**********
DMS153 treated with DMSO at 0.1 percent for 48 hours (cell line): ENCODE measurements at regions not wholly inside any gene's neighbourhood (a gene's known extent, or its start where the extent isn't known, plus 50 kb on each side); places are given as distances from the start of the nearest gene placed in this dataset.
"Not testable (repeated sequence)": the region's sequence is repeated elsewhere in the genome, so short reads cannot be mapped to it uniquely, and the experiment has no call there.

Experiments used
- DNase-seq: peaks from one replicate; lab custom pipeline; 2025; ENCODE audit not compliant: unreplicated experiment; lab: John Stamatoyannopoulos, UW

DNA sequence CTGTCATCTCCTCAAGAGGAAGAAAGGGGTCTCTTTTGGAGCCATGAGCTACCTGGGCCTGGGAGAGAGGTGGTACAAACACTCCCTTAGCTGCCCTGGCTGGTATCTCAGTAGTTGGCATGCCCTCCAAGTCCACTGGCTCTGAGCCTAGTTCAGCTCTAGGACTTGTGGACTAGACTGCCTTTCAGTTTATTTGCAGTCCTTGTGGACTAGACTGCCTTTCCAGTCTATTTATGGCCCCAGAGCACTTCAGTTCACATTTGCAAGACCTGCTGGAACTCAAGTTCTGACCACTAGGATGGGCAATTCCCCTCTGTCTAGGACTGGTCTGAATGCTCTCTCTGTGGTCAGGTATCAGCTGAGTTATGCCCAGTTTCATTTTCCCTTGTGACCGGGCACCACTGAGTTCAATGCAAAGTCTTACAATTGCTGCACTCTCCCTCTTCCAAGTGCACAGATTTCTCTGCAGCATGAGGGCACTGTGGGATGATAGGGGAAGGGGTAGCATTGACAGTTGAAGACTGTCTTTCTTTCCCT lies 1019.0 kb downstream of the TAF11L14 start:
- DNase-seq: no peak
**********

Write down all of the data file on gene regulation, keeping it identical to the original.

DMS153 treated with DMSO at 0.1 percent for 48 hours (cell line): ENCODE measurements at regions not wholly inside any gene's neighbourhood (a gene's known extent, or its start where the extent isn't known, plus 50 kb on each side); places are given as distances from the start of the nearest gene placed in this dataset.
"Not testable (repeated sequence)": the region's sequence is repeated elsewhere in the genome, so short reads cannot be mapped to it uniquely, and the experiment has no call there.

Experiments used
- DNase-seq: peaks from one replicate; lab custom pipeline; 2025; ENCODE audit not compliant: unreplicated experiment; lab: John Stamatoyannopoulos, UW

DNA sequence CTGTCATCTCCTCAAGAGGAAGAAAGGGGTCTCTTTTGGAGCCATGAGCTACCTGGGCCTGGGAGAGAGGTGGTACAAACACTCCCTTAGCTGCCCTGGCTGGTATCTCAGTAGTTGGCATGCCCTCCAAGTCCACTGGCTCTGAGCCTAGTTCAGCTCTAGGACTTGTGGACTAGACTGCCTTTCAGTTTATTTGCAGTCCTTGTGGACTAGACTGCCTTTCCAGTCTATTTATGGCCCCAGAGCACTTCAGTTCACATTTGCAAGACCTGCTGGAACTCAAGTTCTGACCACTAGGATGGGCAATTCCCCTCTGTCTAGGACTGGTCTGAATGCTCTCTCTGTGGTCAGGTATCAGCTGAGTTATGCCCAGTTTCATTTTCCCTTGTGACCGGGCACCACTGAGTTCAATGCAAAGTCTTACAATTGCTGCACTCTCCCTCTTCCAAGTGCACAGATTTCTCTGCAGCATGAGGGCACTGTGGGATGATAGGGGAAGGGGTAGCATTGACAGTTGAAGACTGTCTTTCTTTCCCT lies 1019.0 kb downstream of the TAF11L14 start:
- DNase-seq: no peak